But how one divides one craft from another in terms of what or who to nominate can remain a mystery. Kingston, though, is quick to thank her collaborators: “We had a fantastic creative team amongst the other departments who brilliantly contributed to the visuals. Production designer Charisse Cardenas, costume designer Amy Roth, and I worked very closely to achieve the pastel colour palette in the prison that was inspired by Gordon Parks’ photo series, The Atmosphere of Crime. Charisse found the perfect shades of light pink, pale yellow and sea green for the prison walls. Amy’s patinated blue prison uniforms exquisitely contrasted the production design. The work of makeup department head Nana Fischer and hair department head Kathrine Gordon is incredible as well.”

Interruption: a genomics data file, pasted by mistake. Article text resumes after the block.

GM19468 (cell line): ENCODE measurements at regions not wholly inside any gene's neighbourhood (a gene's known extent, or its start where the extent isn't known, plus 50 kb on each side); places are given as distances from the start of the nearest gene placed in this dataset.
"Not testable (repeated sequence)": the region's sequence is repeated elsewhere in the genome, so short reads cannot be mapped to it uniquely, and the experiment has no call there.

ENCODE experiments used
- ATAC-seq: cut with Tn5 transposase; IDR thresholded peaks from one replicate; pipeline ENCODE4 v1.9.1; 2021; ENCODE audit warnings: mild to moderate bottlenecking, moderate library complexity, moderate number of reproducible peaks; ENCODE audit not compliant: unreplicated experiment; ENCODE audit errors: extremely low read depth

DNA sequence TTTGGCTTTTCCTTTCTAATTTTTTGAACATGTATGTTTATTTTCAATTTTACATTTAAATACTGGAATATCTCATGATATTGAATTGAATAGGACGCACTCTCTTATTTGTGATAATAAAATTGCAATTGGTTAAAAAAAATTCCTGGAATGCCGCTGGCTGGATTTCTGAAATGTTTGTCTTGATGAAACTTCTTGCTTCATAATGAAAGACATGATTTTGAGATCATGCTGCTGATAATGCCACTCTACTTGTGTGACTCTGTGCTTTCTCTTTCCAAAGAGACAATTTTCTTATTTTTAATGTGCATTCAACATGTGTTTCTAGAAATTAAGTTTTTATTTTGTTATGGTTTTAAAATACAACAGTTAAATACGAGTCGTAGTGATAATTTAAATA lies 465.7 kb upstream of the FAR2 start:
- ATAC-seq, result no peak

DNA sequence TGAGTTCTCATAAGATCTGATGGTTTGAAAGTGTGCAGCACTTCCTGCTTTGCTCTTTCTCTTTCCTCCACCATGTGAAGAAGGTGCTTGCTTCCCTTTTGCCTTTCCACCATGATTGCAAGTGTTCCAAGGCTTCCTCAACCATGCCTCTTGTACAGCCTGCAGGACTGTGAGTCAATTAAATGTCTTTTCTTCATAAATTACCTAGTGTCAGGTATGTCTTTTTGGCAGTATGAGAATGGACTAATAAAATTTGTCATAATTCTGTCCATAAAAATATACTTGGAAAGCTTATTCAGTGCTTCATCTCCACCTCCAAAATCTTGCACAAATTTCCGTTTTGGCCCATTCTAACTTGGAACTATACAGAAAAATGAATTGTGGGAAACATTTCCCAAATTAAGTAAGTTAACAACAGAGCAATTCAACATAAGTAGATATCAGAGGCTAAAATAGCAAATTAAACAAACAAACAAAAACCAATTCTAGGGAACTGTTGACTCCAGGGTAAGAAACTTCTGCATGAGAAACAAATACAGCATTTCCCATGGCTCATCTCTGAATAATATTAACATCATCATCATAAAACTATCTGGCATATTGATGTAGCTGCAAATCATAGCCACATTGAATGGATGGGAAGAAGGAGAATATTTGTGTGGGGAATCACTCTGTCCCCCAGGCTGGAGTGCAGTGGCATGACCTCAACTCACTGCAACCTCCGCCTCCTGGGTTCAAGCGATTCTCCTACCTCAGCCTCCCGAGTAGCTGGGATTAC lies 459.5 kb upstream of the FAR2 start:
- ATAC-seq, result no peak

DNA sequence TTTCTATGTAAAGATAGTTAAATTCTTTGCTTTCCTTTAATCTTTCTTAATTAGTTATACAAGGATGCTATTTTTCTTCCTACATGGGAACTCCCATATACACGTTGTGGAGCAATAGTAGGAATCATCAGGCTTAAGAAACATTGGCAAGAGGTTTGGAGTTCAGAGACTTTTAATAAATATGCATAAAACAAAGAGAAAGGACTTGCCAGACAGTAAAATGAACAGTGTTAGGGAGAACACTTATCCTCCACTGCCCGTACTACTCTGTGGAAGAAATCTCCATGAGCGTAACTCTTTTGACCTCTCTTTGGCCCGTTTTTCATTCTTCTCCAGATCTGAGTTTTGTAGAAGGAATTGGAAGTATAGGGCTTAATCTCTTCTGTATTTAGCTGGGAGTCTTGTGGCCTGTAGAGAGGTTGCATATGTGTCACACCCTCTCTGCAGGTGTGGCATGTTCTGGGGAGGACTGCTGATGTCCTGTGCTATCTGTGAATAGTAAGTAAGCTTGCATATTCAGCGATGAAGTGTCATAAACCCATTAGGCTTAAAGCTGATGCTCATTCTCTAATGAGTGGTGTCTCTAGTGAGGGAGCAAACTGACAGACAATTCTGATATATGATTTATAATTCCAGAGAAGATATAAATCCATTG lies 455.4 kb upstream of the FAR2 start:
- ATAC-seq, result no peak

An image from the Gordon Parks series that inspired Kingston’s visuals (Credit: Gordon Parks Foundation)

Interdepartmental effort

Joffin, in contrast, was nominated along with the show’s production designer Jamie Walker McCall and his team, and choreographer Christopher Gattelli. Which makes sense, for a show in which its leads, Keegan-Michael Key and Cicely Strong, keep falling into alternative universes based on Broadway musicals, which not only overlap with and inform each other, but ultimately help the couple reckon with some pressing life lesson. In season two, the musicals drew from edgier ‘60s-‘70s-era fare, like Pippin, Cabaret, Godspell, Jesus Christ Superstar, Sweeney Todd, Sweet Charity, Chicago, and others (“there’s a huge Bob Fosse influence,” Joffin notes, and also some Umbrellas of Cherbourg, to boot) – all lovingly sent up.